Pioneer cover

From the press release: From the moment he is handed a possibility of making the first alien contact, Saunders Maxwell decides he will do it, even if doing so takes him through hell and back.

 
Unfortunately, that is exactly where that journey takes him.

 
The vision that Zimmerman paints of vibrant human colonies on the Moon, Mars, the asteroids, and beyond, indomitably fighting the harsh lifeless environment of space to build new societies, captures perfectly the emerging space race we see today.


He also captures in Pioneer the heart of the human spirit, willing to push forward no matter the odds, no matter the cost. It is that spirit that will make the exploration of the heavens possible, forever, into the never-ending future.

 
Available everywhere for $3.99 (before discount) at amazon, Barnes & Noble, all ebook vendors, or direct from the ebook publisher, ebookit.
 

A breathtaking view of the Apollo 15 landing site

The Lunar Reconnaissance Orbiter team has released a wide angle side view image of the Apollo 15 landing site, showing the lunar module and the areas around Hadley Rille and the Apennine Mountain range that the astronauts explored using their lunar jeep. Below is a cropped close-up, showing the landing site near the top of the image with Hadley Rille near the bottom. Below the fold is a second image showing a wider view that includes the Apennine mountain slope that the astronauts drove their rover up.

Close up of Hadley Rille and Apollo 15 landing site

Wider view of Apollo 15 landing area

What makes these images so cool is that they give you a good sense of how much terrain the Apollo astronauts covered. While the astronauts didn’t have the ability to go down into Hadley Rille, they traversed its rim extensively, then traveled far to the east to climb the slopes of the nearest mountains. If you look closely at the wider view you will see the tiny text labels indicating where they went. Or you can go to the full image at the LRO website and browse to your heart’s content.

I see images such as these and am filled with both a sadness and excitement. As much as I remain totally confident that humans will someday be routinely wandering these barren hillsides, exploring or simply enjoying the sights, I find it deplorable that they might not do it in my lifetime. It is almost forty years since humans stood on these unexplored mountains. It also looks like it will probably be at least another decade before anyone goes back.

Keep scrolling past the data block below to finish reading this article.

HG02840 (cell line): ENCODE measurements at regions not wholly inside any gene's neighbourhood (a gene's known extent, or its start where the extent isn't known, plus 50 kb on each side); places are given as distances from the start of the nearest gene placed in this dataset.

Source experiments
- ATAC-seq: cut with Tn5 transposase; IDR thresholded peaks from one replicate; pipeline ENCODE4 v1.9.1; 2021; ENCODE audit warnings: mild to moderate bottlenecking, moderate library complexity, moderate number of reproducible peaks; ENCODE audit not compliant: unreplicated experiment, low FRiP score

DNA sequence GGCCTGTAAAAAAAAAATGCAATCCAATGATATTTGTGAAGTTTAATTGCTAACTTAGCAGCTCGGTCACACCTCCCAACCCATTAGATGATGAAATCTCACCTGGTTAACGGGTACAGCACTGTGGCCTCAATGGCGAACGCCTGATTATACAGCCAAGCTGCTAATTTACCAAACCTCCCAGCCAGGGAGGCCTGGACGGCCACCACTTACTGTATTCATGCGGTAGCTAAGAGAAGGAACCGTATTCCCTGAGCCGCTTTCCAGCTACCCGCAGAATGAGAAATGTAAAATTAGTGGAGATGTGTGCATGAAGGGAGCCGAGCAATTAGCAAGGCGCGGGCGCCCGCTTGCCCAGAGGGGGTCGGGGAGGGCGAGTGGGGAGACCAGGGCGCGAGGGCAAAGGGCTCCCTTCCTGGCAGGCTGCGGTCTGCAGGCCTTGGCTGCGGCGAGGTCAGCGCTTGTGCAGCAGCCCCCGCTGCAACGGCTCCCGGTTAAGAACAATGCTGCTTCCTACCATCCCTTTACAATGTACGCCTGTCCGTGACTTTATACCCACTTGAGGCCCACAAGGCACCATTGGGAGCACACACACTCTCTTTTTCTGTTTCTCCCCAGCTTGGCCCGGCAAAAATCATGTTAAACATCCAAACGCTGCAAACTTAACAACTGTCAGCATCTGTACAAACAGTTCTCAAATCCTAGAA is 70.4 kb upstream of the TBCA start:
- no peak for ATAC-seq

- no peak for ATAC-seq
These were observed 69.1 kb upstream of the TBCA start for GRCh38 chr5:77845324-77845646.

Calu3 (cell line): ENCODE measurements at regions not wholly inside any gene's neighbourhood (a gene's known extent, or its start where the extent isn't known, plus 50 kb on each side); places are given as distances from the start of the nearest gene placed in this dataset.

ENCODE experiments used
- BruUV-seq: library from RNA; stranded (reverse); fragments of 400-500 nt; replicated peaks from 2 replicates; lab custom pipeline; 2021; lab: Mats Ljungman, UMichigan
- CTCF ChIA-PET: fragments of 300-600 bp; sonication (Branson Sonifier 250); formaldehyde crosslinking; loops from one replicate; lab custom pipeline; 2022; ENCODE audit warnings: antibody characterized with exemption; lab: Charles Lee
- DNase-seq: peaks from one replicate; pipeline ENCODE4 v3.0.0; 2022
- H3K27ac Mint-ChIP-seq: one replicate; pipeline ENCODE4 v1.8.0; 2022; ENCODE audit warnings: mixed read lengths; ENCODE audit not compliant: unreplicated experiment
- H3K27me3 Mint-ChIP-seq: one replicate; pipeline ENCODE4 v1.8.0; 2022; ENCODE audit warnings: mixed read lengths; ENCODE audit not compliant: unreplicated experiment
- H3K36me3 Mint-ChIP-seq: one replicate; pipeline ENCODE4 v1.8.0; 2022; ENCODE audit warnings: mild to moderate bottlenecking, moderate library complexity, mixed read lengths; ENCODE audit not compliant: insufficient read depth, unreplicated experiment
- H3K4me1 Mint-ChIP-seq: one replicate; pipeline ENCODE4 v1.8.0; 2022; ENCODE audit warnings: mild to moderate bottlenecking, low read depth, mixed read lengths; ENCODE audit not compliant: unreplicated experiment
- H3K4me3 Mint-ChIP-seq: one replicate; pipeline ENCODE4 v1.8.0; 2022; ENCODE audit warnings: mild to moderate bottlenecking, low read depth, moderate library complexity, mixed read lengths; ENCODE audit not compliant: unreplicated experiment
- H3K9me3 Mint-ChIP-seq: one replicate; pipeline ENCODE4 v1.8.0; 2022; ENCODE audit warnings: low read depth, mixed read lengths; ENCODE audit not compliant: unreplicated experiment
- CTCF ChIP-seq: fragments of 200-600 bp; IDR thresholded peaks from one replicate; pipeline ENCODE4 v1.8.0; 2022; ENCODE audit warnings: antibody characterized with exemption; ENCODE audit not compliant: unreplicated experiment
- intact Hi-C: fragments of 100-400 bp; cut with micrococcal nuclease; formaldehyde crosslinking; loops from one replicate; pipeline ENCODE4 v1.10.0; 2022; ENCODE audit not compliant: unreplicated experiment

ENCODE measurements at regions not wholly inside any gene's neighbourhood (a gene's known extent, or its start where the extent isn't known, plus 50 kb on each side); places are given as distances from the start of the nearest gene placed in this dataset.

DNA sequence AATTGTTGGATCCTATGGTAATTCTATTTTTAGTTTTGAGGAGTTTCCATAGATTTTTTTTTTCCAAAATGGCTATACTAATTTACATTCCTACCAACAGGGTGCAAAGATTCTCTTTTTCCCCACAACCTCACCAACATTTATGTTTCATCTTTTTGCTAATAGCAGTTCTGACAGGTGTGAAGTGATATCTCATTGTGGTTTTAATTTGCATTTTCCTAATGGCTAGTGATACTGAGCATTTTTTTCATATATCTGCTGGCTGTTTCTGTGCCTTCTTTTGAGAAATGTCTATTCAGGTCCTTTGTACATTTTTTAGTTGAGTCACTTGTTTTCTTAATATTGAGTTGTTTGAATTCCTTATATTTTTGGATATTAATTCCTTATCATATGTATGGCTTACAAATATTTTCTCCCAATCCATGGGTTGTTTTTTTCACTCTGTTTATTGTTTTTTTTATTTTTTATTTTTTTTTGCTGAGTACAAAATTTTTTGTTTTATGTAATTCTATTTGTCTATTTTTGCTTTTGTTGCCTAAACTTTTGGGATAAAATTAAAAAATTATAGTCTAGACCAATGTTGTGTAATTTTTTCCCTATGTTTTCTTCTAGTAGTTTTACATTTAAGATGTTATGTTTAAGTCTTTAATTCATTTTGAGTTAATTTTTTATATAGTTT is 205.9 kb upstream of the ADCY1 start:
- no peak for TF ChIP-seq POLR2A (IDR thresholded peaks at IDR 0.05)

And yet, the Apollo program demonstrated that this is definitely something humans can do, with skill and panache. Why we haven’t done such things since says more about us then it does about the difficulty of the task. In the 1960s and 1970s the American space program was shaped by the free society that funded it. Since then, it has been shaped by the bureaucratic, government-centered, risk-avoidance society we have since created, by our own choice. No wonder we can’t get back to the moon, no less put astronauts in orbit. Rather than let people creatively follow their dreams, with no holds barred, we set down rules and regulations on everything anyone does, so that little new or creative can get done.

That Elon Musk and the other new space companies have still managed to arise out of the tangled web of restrictive handcuffs our culture has decided to impose upon itself is a testament to the undying creativity and hope of the human spirit. Wouldn’t be nice if we would all now get out of their way and let them do it?

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